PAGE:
December 16, 2014

From our Nutritionists’ Table

To avoid holiday pounds, arm yourself with a game plan 

The holiday dinners, the eggnog, the gifts of chocolate – let’s face it, temptations are lurking around every corner during the holiday season. With obesity on the rise, you may be wondering how to make the right choices during this busy time of the year.

December 11, 2014

Do you really have time for the flu?

This may be a year to remember when it comes to the flu. The Cook County Department of Public Health reports that the flu has hit earlier and harder than in the last two years. And a flu outbreak prompted one La Grange Park high school to close for a few days this week.

Loyola Medicine has seen a jump in the number of flu cases over the past few weeks. Loyola physicians last week recorded 76 confirmed cases of the flu, nearly double the number of cases seen during last season’s peak week. (To see current Loyola, Cook County, Illinois and U.S. flu statistics, check out Loyola Flu Central.)

One concern is that a flu strain that was predicted to hit the U.S. – the H3N2 virus – has mutated slightly since the flu vaccine was formulated. Loyola physicians and public health officials, however, are urging people to get the flu shot because it still will lessen the severity of symptoms of the mutated strain and completely protect against the other predicted flu strains.

November 25, 2014

Don’t get burned while frying a turkey

Is Thanksgiving dinner a recipe for disaster? Thanksgiving Day has more than double the number of home cooking fires than an average day, according to the U.S. Fire Administration. More than 4,000 fires occur annually on Thanksgiving as families deep-fry turkeys, boil potatoes and bake pies, all with children underfoot.

“Splashes, spills, slips, burns and cuts are just a few of the many cooking hazards that occur during the Thanksgiving meal preparation,” said Arthur Sanford, MD, burn surgeon at Loyola University Health System. “Adults doing the cooking are often injured but sadly children often also get into harm’s way.”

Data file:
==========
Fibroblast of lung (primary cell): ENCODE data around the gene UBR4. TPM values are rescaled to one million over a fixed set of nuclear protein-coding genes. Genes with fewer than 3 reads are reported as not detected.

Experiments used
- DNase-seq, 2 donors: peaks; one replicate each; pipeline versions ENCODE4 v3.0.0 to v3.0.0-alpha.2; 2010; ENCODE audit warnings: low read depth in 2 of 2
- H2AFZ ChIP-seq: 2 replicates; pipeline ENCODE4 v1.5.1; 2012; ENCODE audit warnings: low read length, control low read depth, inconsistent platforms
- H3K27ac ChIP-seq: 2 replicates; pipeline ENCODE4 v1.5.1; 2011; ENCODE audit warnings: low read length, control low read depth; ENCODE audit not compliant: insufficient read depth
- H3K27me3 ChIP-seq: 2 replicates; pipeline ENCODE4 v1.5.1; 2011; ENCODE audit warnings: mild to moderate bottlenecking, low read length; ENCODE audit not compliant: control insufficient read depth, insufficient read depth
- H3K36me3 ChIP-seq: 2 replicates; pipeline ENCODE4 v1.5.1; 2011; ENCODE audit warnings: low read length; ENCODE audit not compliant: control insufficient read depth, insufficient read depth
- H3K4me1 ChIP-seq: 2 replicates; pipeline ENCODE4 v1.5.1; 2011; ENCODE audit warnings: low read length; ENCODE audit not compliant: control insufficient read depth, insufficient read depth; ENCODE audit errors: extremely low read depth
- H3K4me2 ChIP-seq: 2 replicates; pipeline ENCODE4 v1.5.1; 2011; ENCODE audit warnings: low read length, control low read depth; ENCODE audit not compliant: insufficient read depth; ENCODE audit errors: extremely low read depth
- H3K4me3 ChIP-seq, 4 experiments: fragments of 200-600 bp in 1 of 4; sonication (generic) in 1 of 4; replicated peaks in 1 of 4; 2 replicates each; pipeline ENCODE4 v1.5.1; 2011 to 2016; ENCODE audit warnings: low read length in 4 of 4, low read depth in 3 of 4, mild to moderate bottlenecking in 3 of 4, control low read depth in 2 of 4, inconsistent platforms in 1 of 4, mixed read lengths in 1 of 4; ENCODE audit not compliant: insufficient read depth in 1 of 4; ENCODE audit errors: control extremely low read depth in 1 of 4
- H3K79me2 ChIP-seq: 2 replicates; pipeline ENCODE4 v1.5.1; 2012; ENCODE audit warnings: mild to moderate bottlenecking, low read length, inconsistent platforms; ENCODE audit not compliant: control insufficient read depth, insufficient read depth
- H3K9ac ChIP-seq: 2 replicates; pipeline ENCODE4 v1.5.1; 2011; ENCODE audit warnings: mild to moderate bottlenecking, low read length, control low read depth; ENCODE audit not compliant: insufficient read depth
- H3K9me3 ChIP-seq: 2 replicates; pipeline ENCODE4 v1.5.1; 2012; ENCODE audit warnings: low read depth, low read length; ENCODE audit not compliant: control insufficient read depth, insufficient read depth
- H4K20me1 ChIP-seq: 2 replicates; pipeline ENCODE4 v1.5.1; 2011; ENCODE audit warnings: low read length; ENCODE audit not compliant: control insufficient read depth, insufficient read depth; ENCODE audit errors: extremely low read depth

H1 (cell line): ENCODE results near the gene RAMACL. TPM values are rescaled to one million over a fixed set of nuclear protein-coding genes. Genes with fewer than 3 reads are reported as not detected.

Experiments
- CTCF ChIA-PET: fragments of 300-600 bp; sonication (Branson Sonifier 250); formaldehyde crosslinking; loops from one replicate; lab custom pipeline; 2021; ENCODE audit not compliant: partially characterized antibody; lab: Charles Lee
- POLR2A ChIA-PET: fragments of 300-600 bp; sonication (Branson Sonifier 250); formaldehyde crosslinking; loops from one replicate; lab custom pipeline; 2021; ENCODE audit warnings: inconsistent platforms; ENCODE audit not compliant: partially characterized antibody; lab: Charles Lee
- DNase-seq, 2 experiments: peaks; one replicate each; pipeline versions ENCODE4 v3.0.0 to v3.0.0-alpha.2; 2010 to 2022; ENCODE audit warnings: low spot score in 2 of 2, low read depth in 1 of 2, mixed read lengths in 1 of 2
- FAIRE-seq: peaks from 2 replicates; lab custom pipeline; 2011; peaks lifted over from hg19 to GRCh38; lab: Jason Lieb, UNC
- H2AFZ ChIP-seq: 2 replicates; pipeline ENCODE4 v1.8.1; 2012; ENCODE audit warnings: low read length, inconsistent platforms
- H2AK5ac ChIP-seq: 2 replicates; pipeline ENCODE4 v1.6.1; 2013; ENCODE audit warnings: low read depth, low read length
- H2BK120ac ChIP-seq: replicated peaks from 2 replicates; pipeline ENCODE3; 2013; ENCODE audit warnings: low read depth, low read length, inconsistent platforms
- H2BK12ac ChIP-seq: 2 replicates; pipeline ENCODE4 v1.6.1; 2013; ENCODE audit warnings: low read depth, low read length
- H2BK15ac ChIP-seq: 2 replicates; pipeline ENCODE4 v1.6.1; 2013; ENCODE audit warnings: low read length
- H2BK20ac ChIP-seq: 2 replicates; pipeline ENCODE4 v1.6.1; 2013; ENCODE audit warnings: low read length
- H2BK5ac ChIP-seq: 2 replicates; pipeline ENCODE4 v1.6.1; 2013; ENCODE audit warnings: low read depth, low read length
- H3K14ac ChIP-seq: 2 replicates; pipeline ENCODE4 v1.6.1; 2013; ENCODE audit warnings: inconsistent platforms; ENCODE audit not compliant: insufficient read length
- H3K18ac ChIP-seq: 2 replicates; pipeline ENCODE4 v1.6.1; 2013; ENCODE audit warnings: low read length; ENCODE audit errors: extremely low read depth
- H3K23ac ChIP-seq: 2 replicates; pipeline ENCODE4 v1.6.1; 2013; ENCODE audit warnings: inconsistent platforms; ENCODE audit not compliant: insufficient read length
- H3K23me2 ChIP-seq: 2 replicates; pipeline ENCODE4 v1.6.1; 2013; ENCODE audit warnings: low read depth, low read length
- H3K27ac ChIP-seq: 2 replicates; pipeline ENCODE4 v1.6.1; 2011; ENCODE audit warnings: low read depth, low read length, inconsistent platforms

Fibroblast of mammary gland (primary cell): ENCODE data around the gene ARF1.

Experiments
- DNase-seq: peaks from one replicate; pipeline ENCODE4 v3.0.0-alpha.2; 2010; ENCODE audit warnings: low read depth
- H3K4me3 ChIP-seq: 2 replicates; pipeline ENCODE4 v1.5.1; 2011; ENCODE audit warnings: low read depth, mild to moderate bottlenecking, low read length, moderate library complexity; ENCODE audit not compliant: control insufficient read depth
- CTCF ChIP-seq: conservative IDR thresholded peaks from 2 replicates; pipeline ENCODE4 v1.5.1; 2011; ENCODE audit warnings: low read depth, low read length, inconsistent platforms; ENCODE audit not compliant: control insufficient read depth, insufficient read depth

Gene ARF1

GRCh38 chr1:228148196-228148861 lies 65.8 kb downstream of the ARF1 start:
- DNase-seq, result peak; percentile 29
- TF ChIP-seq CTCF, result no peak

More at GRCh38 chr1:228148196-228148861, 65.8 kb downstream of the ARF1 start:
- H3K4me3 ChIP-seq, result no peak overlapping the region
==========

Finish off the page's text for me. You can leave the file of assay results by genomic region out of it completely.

November 24, 2014

Top heart surgeon Ed McGee, MD, joins Loyola

Internationally known cardiothoracic surgeon Ed McGee, MD, is joining Loyola University Medical Center as head of the heart transplant and assist device program.

Loyola’s cardiothoracic transplant team is greatly enhanced with the additional expertise of Dr. McGee. Previously, he was surgical director of heart transplantation and mechanical assistance at Northwestern Memorial Hospital.

November 17, 2014

How to live well and live with diabetes

Diabetes, which affects more than 20 million Americans, can be thought of as being as corrosive to one’s health as rust is to a car. In many cases it doesn’t take long before the damage has a permanent effect. However, with education and disease management people can live long, productive lives. In this video, José Rodriguez talks about how determination and help from Loyola’s Living Well with Diabetes program turned around his health.

October 29, 2014

Avoid the fright of landing in the ER on Halloween

The thrills and chills of Halloween should be from trick-or-treating or during a trip to the haunted house. Overlooking some details, however, could mean a trip to the scariest place of all – the ER.

“Nothing is scarier than a trip to the emergency room,” said Mark Cichon, DO, chair, Department of Emergency Medicine at Loyola University Health System. “In a season devoted to frights, it is our goal to keep everyone safe.”

October 27, 2014

From our Nutritionists’ Table

Shopping strategy leads to healthier eating

One of the most important steps in eating a healthy, balanced diet is your trip to the grocery store. Being prepared before you head out is imperative. Two tips to live by are: 1.) Try to shop when you AREN’T hungry so you don’t give in to impulse purchases, which can also put you over your budget. And 2.) Decide what meals you plan to prepare in the next few days and create a list before you leave the house. If you go in with a plan, you are much more likely to stick with it.

October 17, 2014

Scary part of Halloween is in the trick-or-treat bag

For most kids Halloween is all about the candy. It is estimated that each child’s bag of goodies contains about 4,800 calories, has 3 cups of sugar and 1½ cups of fat. The real horror in the Halloween trick-or-treat bag is how it adds to an already scary epidemic of childhood obesity.

“Kids and teens love Halloween. It’s filled with fun parties, costumes and free candy. Halloween can be a great time as long as parents make sure their child doesn’t go overboard eating all that candy,” said Garry Sigman, MD, director of the Pediatric Weight Management Program at Loyola University Health System.